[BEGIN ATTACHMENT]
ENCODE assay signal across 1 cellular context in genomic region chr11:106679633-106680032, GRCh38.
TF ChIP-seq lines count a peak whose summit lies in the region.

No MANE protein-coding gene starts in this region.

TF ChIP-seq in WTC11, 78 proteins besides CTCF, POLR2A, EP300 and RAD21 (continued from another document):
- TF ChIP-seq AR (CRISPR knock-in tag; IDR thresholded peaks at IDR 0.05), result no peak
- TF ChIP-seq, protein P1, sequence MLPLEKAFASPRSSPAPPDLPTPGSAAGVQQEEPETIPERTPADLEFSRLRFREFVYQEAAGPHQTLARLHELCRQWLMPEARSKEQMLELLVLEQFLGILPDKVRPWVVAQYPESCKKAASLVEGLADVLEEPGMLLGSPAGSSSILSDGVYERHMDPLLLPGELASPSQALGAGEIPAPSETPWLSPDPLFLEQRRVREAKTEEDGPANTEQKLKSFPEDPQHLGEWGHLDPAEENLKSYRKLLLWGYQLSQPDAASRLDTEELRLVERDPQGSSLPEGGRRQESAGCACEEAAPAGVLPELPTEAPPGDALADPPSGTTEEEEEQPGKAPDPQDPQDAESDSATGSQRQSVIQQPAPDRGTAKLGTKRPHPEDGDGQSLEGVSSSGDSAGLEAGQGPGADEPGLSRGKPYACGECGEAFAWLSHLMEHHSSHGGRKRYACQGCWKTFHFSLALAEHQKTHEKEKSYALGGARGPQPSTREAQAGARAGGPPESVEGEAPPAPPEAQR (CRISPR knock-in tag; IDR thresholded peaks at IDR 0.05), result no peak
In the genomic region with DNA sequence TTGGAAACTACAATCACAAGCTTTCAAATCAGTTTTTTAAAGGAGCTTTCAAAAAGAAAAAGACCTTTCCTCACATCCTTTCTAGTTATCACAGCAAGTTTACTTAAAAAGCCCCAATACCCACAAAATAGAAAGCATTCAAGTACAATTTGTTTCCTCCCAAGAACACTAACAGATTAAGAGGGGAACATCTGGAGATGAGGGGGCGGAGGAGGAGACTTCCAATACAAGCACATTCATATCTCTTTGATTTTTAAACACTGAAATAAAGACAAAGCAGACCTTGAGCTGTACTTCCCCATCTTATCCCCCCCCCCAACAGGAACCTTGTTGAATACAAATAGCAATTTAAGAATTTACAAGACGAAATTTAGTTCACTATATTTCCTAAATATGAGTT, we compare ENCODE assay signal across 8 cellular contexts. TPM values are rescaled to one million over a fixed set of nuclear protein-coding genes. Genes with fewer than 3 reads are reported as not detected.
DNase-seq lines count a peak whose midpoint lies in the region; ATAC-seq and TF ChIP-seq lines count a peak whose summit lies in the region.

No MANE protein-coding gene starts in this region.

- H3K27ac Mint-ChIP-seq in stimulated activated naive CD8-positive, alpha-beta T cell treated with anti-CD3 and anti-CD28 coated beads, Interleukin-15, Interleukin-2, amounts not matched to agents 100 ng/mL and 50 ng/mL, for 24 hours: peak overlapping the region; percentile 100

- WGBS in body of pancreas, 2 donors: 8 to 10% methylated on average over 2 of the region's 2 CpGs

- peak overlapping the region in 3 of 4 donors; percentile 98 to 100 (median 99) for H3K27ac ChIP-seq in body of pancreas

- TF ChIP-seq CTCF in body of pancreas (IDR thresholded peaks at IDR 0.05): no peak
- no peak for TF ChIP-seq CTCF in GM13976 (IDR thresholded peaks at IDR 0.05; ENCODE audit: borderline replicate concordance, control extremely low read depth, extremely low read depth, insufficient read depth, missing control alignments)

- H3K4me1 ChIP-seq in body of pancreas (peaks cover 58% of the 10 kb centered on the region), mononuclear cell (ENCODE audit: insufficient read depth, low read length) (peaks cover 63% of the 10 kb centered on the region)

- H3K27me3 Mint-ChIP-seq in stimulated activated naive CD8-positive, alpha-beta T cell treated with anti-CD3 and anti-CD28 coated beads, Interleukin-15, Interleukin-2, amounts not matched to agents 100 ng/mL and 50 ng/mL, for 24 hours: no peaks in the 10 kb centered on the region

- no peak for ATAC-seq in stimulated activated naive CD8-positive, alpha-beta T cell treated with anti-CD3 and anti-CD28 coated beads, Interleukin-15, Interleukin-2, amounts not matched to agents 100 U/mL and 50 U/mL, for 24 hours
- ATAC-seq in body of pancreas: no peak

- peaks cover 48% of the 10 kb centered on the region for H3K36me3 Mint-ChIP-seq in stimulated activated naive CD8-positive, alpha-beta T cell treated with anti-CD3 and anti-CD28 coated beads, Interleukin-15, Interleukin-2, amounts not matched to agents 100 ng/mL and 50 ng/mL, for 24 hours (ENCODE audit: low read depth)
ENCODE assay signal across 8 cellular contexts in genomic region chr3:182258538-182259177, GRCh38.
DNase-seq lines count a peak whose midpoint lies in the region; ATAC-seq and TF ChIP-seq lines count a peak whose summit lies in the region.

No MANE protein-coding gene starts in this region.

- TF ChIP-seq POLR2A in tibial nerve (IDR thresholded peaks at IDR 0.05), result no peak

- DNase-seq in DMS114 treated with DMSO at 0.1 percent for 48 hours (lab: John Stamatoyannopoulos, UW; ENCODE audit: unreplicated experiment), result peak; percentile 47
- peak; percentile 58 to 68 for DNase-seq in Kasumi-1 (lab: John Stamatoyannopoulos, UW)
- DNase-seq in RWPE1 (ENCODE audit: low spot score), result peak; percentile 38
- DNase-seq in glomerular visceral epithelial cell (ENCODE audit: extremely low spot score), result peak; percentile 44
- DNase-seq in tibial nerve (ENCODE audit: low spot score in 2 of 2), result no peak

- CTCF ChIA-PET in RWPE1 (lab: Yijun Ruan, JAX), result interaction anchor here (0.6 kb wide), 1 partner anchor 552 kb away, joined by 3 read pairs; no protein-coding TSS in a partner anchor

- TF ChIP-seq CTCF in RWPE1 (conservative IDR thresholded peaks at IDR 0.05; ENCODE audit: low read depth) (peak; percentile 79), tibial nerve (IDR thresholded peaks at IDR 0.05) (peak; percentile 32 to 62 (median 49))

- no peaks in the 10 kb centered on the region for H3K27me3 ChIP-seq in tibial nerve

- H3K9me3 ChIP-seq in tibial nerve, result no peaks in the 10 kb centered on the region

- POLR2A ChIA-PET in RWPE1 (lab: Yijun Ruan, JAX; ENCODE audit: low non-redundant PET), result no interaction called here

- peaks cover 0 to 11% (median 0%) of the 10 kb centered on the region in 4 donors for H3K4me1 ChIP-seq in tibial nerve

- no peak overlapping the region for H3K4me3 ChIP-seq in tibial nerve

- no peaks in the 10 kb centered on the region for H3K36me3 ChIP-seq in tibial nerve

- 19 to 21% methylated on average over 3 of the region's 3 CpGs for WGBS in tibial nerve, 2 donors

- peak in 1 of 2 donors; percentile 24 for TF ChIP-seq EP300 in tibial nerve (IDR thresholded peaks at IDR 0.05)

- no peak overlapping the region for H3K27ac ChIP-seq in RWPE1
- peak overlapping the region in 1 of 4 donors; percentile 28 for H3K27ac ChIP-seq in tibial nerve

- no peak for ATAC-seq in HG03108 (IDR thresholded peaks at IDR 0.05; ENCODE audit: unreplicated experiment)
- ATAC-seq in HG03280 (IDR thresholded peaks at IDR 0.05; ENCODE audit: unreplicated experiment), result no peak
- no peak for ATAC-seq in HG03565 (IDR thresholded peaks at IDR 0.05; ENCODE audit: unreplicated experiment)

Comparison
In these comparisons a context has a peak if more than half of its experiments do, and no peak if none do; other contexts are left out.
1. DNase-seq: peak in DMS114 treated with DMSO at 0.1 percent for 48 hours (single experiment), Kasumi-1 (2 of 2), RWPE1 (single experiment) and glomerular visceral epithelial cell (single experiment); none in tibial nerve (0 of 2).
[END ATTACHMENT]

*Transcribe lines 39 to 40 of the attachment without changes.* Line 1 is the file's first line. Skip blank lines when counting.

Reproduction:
- no peak overlapping the region for H3K27ac ChIP-seq in RWPE1
- peak overlapping the region in 1 of 4 donors; percentile 28 for H3K27ac ChIP-seq in tibial nerve